For my entire working career, I have been a Microsoft boy. I use Windows (including desktop and server operating systems) and I am a .NET fanboy. It’s a fun environment to program with, flexible and the tools are great. Also I have never really given open source much thought. Not because I don’t agree with it, or anything negative, but I have just never really bothered with it. Until recently that is.
About 7 years ago, I tried Open Office, and I didn’t have a very good experience. More recently I have been having more problems with Microsoft Office. It is slow, clunky, and quite unreliable in that I experience more crashes with it than I would like. I decided to try Open Office again, well more specifically Libre Office as that’s what the cool kids seem to recommend. This suite has had quite a while to mature, and you know what, I love it. It is fast, compact, and reliable. It interoperates with Microsoft Office documents perfectly and is a joy to use, so I have made this a permanent switch.
This got me thinking. If something like Libre Office is a slick as it is, and Free (Free as in cost and freedom with the source being open), then what other goodies are out there. This has led me on to switching over to many open source tools instead of commercial tools. I now frequently use Gimp and XMind. I am also looking to switch away from Enterprise Architect to an open source UML tool. I haven’t picked my final tool yet, but Modelio is looking very good.
I have also starting having a go at producing my own open source projects, and Safepad and Text Shredder are the current fruits of my labour. So, I am pretty much covered on switchnig over to Open Source productivity tools. But what about my main love of developing .NET software. The .NET libraries and compiler are Free of charge. They are not open source, although you can decompile the source easily enough to see what’s going on, but Visual Studio is not free. You do have the Visual Studio Express editions, but they are just very cut down versions of the full thing to entice you into the full Visual Studio. The commercial versions can cost anywhere from $800 to $11000, depending on what edition you go for.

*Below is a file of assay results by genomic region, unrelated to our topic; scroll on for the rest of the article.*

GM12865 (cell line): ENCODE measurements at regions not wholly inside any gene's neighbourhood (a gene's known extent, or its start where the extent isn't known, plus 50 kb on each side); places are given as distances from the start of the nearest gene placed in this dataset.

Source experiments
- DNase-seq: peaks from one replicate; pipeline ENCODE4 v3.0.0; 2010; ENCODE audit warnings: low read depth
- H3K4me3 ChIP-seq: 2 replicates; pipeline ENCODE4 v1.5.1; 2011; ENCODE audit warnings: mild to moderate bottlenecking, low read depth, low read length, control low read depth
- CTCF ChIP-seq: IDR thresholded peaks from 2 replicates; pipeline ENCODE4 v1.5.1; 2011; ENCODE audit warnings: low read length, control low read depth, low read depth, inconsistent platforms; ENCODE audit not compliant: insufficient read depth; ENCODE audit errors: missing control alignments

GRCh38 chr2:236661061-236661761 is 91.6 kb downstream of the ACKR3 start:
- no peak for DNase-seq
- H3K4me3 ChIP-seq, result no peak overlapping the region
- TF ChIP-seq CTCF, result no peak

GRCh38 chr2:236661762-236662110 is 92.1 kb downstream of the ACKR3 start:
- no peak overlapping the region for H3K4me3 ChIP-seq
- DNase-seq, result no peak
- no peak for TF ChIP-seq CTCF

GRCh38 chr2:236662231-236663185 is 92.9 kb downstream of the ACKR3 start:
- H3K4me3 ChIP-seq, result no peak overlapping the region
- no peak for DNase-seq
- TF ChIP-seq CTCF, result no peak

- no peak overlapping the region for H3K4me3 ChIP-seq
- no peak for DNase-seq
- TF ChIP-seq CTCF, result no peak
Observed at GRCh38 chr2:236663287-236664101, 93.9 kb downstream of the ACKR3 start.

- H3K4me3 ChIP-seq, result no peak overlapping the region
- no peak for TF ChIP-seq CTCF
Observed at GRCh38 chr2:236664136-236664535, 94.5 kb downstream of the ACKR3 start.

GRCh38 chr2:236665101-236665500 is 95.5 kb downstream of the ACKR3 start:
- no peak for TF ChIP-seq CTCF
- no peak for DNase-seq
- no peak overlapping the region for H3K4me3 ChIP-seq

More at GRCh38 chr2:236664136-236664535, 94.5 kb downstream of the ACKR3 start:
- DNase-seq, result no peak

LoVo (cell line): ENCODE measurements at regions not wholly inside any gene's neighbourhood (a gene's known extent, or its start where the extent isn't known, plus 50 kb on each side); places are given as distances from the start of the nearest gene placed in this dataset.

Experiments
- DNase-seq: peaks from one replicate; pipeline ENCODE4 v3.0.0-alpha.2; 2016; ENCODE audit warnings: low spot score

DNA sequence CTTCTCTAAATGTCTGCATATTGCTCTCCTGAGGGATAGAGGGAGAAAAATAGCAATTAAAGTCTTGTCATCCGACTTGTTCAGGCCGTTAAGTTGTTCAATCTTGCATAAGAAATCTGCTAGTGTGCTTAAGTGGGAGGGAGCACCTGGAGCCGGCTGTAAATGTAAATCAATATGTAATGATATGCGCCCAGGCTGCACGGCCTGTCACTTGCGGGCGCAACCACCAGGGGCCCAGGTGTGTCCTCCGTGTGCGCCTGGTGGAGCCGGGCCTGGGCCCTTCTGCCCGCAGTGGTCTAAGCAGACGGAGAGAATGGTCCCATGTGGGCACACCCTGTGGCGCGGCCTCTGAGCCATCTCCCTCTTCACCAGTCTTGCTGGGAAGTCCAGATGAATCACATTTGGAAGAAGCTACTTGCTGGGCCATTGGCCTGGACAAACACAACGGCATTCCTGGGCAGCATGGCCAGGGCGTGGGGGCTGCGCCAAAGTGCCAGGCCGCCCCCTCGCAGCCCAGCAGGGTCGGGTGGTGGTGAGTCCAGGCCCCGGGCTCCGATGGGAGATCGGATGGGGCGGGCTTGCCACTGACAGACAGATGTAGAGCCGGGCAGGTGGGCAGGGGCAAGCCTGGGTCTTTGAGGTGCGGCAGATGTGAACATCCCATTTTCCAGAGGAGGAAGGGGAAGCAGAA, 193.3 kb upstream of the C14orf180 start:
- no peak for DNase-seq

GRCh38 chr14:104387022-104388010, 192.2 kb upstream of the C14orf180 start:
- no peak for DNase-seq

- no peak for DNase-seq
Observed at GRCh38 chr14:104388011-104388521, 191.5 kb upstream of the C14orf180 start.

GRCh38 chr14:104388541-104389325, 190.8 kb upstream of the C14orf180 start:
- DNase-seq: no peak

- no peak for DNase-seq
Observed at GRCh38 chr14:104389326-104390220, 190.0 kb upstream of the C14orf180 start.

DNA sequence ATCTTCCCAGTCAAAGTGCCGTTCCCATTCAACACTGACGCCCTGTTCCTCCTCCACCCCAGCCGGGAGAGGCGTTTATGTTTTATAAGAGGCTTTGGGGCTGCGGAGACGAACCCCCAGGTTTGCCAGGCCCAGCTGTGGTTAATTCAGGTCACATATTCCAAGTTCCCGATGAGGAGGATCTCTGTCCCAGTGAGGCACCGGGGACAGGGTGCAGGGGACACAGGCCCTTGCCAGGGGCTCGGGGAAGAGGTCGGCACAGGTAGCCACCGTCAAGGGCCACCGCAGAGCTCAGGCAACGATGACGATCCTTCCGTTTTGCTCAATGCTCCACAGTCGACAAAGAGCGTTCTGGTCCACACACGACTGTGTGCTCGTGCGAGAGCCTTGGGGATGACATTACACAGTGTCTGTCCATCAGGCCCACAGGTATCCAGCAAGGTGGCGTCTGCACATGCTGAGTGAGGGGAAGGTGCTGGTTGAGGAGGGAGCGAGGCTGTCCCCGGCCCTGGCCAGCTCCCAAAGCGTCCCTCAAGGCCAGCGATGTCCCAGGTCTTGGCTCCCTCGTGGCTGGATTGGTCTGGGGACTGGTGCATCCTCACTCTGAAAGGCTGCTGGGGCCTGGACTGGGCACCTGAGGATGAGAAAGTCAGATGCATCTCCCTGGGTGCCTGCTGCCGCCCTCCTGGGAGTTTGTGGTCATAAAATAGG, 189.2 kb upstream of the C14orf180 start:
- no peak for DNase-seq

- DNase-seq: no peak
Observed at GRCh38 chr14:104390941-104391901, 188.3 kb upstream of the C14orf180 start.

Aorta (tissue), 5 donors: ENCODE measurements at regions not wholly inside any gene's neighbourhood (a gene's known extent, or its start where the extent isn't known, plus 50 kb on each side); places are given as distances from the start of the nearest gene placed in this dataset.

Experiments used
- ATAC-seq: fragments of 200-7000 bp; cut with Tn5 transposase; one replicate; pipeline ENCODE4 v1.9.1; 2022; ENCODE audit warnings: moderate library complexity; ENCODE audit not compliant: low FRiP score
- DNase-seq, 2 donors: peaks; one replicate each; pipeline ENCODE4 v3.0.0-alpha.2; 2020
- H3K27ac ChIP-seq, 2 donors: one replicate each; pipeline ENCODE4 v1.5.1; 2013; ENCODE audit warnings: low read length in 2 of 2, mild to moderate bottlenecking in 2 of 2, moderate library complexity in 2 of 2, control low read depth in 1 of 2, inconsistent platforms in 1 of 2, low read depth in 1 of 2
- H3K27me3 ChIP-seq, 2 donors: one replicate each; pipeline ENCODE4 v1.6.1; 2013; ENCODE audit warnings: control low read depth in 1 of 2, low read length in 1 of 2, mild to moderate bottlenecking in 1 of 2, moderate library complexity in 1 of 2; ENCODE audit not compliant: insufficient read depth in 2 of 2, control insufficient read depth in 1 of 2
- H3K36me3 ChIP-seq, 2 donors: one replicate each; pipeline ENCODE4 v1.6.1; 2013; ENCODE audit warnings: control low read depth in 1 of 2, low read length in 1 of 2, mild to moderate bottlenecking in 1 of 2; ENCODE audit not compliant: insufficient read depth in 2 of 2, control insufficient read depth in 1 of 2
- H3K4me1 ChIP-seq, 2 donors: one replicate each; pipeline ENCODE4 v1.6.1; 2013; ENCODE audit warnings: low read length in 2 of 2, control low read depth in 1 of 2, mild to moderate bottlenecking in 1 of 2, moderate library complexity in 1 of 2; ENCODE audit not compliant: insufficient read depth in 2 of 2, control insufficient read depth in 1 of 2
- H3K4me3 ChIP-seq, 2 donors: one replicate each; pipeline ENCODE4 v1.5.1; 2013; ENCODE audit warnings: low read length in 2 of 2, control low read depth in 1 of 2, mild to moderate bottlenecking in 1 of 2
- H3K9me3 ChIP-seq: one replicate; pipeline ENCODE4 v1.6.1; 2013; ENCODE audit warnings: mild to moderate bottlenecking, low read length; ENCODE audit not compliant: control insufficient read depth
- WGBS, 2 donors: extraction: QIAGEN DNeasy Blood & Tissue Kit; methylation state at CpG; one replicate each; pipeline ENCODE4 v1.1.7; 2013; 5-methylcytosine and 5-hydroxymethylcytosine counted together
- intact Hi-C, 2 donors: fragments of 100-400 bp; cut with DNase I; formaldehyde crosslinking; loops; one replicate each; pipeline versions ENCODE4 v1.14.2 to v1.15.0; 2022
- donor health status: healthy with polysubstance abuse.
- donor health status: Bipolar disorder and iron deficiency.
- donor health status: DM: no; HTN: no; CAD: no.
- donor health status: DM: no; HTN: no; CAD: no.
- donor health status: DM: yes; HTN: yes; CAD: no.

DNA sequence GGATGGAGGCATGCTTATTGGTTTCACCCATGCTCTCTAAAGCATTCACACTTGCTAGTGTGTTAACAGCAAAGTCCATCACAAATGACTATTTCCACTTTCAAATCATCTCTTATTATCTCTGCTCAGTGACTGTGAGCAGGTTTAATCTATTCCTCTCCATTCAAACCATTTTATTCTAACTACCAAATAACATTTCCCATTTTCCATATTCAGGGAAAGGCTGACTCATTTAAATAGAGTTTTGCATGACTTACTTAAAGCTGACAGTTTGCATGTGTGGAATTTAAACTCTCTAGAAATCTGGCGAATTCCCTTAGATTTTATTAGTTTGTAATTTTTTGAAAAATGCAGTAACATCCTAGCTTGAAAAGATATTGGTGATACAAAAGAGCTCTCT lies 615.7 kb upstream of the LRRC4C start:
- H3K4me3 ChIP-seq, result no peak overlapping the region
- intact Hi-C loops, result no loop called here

If you work for any .NET developer worth its beans, then you will most likely have an MSDN license which gives you access to all these tools, but what about if you want a full featured .NET development environment, that is not propriety and closed source? Sharp Develop is the answer. I first tried SharpDevelop about 5 years ago, and it was pretty good. No where near ready for prime time, but an interesting little IDE that showed promise. I have tried it again recently, and all I can say is WOW! SharpDevelop has come on a long way.
First up, you should check out the feature list at the Sharp Develop site. As you can see it is quite feature rich for free alternative. The types of projects and language supported it large too. Language wise it supports C#, VB.NET, Boo, IronPython, IronRuby, and F#. For my purposes I care mainly about C#. SharpDevelop support many useful project types too.
From a C# point of view it supports windows applications, windows services, ASP.NET MVC 3 and 4, Silverlight, WCF and WPF.
Testing SharpDevelop with an Existing Visual Studio Project